The Anti-Vax Movement and Swine Flu

As we discussed in the Anti-Anti-Vax Panel at TAM7, scientifically illiterate activists are endangering our public health. Now they have a new target: the fast-track program to develop a swine flu vaccine in time to prevent a possible pandemic.

A correspondent in the Netherlands wrote me, forwarding this article a friend in the UK had sent him:, it says we are going to be offered a dangerous, inadequately tested swine flu vaccine for a nonexistent threat.

The piece is very misleading. It alleges that only one person has died in the UK, but we are faced with a possible global epidemic that could kill many, many people if we don’t develop a vaccine quickly. Optimum testing of a new vaccine takes too long. The threat is real, and fast-track testing is the only viable response. There were only 500 cases [not 4000] of Guillain-Barré following the swine flu vaccine in 1976, and most patients recovered completely. See The idea that Guillain-Barré is polio is utterly ridiculous. The poliovirus can be identified in patients with polio – you can even SEE it with an electron microscope.

The VAERS system accepts all reports of possible reactions to vaccines. These reports are meaningless unless it can be confirmed that the symptoms occur more often in vaccinated than in unvaccinated people.  I won’t attempt to debunk all the other faulty arguments they offer, but there are many. The whole piece is anti-vaccine propaganda, not scientific information.

In the US, the consistently unreliable Mercola website has also weighed in:

He repeats a number of anti-vaccine lies. Most of the toxins he mentions are not actually present in vaccines, and the only “toxins” that are present, like aluminum, are present in tiny amounts, for good reasons, and are known to be safe in those amounts. The squalene business is a new complaint. Squalene is used as an adjuvant to improve the efficacy of the vaccine, and while it may cause problems for rats, there is no evidence that it is harmful to humans. Rats are not people: aspirin causes congenital defects in rats but does not have the same effects in humans. He tries to blame Gulf War syndrome on squalene in the anthrax vaccine, but a large scientific panel has reviewed all the evidence and found no link with vaccine. See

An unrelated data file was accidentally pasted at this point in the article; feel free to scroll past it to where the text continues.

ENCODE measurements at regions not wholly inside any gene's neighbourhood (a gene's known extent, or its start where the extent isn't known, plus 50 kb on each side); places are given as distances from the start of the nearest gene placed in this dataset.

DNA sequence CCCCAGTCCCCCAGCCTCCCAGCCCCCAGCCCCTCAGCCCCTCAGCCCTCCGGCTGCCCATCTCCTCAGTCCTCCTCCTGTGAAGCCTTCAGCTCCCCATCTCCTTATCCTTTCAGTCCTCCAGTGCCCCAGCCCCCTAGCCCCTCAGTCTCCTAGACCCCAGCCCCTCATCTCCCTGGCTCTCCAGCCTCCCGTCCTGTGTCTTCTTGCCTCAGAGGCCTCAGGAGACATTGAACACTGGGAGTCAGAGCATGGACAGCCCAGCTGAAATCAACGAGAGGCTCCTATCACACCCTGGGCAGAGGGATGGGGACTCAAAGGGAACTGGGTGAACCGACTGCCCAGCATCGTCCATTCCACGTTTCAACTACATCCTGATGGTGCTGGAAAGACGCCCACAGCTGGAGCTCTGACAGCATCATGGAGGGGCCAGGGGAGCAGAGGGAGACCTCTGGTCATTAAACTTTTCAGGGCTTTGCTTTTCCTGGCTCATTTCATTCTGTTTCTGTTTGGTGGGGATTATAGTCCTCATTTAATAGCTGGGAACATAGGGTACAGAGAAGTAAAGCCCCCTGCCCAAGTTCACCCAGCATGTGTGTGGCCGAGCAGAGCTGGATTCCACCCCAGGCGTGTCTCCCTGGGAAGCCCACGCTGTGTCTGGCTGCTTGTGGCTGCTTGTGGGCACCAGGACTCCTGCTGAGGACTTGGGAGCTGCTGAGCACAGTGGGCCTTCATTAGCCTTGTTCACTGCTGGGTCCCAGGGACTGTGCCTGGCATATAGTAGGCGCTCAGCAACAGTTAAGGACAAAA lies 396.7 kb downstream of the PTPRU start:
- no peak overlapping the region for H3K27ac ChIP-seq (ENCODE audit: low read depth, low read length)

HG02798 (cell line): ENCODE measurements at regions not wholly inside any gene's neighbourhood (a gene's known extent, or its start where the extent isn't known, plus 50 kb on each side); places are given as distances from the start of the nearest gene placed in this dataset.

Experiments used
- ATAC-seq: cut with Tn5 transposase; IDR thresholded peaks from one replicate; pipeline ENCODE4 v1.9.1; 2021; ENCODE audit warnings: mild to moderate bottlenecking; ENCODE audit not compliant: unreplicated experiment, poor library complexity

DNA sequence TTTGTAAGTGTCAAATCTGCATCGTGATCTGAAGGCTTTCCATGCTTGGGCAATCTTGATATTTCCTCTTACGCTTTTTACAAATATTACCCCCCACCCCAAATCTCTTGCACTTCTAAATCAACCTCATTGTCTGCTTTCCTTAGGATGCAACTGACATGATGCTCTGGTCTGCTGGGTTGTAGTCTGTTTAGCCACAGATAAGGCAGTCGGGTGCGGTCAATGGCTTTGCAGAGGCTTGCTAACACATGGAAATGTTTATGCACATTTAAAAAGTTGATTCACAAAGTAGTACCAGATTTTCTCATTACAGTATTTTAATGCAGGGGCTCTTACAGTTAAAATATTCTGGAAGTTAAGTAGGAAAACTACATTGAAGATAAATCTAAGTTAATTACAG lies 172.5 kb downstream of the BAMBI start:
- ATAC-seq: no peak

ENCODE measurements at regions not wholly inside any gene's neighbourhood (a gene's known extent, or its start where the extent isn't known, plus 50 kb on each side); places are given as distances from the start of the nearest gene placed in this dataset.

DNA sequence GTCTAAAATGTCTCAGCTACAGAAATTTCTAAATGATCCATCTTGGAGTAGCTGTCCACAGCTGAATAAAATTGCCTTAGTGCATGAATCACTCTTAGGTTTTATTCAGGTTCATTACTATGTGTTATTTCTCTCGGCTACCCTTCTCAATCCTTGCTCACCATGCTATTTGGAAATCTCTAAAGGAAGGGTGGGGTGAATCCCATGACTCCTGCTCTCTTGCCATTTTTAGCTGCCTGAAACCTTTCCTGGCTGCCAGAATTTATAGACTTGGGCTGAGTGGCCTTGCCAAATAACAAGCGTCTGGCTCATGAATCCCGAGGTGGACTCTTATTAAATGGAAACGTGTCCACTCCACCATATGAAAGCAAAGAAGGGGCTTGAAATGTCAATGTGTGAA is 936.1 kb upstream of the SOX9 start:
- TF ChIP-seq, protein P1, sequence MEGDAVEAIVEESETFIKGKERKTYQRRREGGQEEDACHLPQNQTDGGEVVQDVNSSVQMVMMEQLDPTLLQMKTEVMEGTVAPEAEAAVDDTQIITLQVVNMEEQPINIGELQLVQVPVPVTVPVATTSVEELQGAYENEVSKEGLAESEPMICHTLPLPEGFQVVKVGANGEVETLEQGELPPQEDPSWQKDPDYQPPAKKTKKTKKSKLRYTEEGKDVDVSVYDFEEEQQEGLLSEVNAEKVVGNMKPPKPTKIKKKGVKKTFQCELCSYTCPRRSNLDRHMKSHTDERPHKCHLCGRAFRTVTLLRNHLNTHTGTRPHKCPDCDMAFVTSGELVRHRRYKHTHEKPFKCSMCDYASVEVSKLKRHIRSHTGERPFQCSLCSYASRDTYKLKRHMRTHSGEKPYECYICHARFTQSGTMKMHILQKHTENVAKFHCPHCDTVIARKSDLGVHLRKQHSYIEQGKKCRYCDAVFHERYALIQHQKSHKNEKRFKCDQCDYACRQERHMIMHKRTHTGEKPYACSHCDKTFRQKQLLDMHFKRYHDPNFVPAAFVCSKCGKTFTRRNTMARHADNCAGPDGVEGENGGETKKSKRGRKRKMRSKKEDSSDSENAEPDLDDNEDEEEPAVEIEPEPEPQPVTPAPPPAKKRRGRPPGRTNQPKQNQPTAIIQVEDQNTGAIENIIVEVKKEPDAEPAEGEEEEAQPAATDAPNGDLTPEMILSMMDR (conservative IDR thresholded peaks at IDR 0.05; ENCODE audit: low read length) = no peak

The comments to this article are a chilling indictment of the state of scientific illiteracy in our society. Some commenters do not even accept the germ theory of disease. Most seem to subscribe to a paranoia about evil government deliberately hurting people. One even mentions the Illuminati.

We don’t have a crystal ball. The Swine flu could fizzle out or it could become a pandemic like the one in 1918. We may not have time to do the kind of testing we would like. We have a long experience of developing safe flu vaccines, and it is reasonable to assume a similarly produced new vaccine will be equally safe. And even with ideal testing procedures on thousands of subjects, we can never be sure a new vaccine or drug will not cause an unforeseen problem after marketing, when millions more people get it. In 1976, Guillain-Barré affected only 1 in 100,000 recipients – just think how large a study would have been required to find that out before marketing!

Misinformation like this could kill people, but it is protected as free speech. We can’t suppress it, we can only try to spread the truth.

This article was originally published in Swift, the online newsletter of the James Randi Educational Foundation.

Dr. Hall is a contributing editor to both Skeptic magazine and the Skeptical Inquirer. She is a weekly contributor to the Science-Based Medicine blog and is one of its editors. She has also contributed to Quackwatch and to a number of other respected journals and publications. She is the author of Women Aren’t Supposed to Fly: The Memoirs of a Female Flight Surgeon and co-author of the textbook, Consumer Health: A Guide to Intelligent Decisions.